When a beneficiary to a will passes away after probate is opened but before the assets are distributed, the status of their inheritance will depend on the terms of the testator’s will and the state’s succession laws. In the state of Arizona, succession laws are based on the Uniform Probate Code (UPC) and Arizona Revised Statutes Title 14 (ARS 14).

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My Dad died January 2021 in Arizona and I, as executor living in Oregon, needed to settle his estate but had no knowledge of what to do. His trust officer said I would need an Arizona law firm and suggested Ryan Hodges of JacksonWhite along with several other firms. A message left on their website was answered by a phone call next day from Ryan. He emailed a "to do list" of the steps necessary and information I needed to provide. Dad’s estate was straight forward and there were no squabbles with my brother and sister as I distributed his financial assets. When necessary Ryan communicated directly with the trust officer. By July, after several more "to do lists" all was settled and within the basic fee originally quoted. After the initial phone call all communications were by email with clear, logical, step by step instructions and prompt replies. I am very pleased with the services of Mr. Hodges and recommend him.John Womackread more
John W.
15:56 29 Nov 21
Ryan Hodges was extremely helpful and friendly from start to end of the probate process. He provided contact for a realtor to help me sell my fathers home and closely advised me in working with a CPA, all while I reside in CA when the law firm is based in AZ. Even though the pandemic slowed the process Ryan kept in close contact and was readily available any time I had questions or concerns. I highly recommend Ryan Hodges and the entire Jackson & White law firm.read more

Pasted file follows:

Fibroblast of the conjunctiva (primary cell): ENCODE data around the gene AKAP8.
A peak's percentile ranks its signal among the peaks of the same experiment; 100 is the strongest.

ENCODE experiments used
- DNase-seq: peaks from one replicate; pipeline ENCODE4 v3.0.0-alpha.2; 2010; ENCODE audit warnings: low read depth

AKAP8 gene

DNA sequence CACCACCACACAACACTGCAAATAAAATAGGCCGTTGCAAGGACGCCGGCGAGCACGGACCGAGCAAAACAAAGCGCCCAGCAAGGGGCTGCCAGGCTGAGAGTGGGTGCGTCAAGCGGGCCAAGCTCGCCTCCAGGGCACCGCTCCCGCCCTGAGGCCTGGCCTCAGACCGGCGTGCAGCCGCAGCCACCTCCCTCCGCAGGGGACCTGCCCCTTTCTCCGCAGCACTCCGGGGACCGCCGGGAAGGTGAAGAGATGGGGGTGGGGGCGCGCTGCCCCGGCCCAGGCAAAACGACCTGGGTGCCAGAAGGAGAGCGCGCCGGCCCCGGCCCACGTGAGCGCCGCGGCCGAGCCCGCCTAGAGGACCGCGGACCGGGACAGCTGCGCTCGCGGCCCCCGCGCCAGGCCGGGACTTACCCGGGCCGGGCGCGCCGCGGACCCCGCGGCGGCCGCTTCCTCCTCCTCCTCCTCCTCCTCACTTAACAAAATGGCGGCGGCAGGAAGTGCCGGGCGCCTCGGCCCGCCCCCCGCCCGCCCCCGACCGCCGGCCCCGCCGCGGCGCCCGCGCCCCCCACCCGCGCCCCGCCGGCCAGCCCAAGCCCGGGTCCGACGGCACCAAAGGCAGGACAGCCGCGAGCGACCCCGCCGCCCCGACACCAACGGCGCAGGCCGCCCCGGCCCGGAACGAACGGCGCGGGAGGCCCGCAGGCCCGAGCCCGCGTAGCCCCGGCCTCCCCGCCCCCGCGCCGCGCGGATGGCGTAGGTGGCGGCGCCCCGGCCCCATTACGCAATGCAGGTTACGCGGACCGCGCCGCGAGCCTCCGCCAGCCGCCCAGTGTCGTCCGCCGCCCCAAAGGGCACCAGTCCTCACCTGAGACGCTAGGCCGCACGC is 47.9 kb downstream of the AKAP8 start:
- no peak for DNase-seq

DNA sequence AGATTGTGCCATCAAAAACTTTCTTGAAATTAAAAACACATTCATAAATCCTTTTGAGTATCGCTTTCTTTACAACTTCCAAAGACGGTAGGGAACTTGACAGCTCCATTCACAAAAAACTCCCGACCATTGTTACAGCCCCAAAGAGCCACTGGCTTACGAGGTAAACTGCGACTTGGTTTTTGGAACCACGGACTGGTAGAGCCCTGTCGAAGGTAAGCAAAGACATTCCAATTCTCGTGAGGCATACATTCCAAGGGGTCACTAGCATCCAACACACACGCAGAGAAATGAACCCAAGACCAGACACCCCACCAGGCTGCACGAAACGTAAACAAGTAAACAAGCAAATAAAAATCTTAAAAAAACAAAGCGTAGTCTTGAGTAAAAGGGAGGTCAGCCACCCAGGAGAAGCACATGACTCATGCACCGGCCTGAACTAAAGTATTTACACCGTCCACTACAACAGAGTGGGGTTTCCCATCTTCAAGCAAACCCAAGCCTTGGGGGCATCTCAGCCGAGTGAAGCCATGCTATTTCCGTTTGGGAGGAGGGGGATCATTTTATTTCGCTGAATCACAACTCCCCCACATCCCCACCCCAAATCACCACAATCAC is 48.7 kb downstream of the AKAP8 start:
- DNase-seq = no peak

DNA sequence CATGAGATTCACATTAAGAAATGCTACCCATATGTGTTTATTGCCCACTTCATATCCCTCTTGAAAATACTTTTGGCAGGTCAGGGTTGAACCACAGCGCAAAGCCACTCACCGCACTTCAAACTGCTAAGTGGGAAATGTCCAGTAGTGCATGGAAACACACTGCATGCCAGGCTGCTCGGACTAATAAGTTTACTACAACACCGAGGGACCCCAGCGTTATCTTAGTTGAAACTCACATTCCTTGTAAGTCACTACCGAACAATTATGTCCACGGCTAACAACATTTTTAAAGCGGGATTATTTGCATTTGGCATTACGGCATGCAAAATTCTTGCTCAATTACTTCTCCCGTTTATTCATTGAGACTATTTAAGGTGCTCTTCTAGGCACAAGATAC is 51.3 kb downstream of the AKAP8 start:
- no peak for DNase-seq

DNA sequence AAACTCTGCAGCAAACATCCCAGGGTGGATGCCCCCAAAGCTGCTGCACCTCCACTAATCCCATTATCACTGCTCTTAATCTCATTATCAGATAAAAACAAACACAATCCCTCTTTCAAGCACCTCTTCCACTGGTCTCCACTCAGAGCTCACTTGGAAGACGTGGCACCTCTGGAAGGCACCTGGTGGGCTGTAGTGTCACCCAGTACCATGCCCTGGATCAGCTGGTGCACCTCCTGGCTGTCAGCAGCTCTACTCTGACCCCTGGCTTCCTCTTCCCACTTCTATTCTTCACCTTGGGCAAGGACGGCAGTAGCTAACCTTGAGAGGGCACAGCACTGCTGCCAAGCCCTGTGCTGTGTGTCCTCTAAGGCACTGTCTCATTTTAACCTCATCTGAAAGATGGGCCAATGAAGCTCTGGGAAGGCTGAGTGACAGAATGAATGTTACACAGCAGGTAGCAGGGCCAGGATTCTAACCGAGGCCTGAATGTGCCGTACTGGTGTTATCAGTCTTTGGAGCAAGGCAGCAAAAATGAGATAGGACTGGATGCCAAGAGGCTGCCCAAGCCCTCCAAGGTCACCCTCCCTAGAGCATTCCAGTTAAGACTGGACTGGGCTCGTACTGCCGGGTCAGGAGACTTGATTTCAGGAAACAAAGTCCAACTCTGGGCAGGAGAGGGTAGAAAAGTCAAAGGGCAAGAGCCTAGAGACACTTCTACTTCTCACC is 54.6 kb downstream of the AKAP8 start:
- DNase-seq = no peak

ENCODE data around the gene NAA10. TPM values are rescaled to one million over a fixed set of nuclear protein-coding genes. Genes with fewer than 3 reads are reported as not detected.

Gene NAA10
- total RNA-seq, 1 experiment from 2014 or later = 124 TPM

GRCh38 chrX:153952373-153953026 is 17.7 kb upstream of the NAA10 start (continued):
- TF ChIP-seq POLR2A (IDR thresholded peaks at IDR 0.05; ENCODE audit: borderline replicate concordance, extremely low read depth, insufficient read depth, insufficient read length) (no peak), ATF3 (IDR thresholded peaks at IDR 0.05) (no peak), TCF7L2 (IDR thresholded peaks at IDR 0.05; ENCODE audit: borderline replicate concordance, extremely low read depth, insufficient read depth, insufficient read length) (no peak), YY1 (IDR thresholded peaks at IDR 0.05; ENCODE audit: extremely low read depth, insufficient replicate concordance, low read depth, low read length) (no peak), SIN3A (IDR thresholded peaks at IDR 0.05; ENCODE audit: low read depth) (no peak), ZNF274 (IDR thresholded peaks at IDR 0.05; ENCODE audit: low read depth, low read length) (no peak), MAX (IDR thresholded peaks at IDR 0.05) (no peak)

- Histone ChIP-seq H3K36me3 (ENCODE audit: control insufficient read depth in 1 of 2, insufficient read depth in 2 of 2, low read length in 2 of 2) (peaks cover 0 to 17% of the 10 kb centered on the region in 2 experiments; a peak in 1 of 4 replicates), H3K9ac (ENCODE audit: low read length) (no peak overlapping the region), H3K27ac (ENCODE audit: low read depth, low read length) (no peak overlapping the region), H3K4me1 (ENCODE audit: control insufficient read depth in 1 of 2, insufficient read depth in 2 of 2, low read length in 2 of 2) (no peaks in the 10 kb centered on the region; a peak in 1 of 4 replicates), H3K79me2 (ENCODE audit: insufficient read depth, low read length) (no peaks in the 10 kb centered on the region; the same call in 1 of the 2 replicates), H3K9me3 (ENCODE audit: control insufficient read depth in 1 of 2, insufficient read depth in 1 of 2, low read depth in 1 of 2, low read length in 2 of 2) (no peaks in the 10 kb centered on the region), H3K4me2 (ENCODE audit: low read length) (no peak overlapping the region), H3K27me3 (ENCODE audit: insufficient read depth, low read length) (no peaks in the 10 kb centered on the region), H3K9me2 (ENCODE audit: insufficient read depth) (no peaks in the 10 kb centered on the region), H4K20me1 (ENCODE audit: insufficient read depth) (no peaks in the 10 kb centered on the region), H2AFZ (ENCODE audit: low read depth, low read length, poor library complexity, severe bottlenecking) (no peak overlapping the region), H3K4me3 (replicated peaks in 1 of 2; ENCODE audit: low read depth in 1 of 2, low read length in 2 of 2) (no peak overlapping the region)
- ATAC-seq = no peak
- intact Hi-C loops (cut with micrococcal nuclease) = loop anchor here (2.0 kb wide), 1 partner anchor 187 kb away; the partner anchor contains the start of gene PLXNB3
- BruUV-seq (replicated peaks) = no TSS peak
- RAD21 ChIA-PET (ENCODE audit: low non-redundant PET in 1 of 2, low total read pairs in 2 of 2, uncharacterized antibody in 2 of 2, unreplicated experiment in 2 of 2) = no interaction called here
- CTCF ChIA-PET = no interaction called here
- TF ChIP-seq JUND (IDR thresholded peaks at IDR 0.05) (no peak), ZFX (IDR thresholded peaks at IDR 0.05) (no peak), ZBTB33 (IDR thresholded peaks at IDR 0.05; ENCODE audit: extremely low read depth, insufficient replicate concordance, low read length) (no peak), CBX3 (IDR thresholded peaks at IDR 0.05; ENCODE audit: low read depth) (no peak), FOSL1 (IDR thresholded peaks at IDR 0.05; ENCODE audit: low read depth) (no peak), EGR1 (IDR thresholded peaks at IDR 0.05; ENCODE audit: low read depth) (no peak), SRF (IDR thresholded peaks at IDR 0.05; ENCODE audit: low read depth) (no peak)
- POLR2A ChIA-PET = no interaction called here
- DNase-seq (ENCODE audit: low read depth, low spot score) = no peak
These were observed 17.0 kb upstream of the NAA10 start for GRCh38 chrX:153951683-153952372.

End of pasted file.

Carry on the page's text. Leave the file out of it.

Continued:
Mitch H.
06:33 01 Nov 21
I dealt with Ryan Hodges in the probate department. I have never had to deal with Wills or probate accounts before. Therefore, I had a lot of questions and was confused with what to do. And Ryan made the process run smoothly. He was a pleasure to deal with, responded right away and answered all of my questions & concerns that I had. I will be calling them to set up my own Will. I would recommend using Jackson White.read more
Kari W.
18:18 26 Oct 21
Ryan Hodges provided exactly the advice my father and I needed, on our timeline, and he did so efficiently and with a friendly demeanor. Every time we reached out, he was extremely prompt with his responses – not only did he have the knowledge immediately at hand to answer our questions, but he also got back to us more quickly than we had any reason to expect. He also asked appropriate questions and met us where we were in terms of understanding (or not understanding) the law. And he is a clear, definitive communicator over email. We will definitely use him again for any estate or probate-related needs.read more
Heather Z.
19:18 03 Aug 21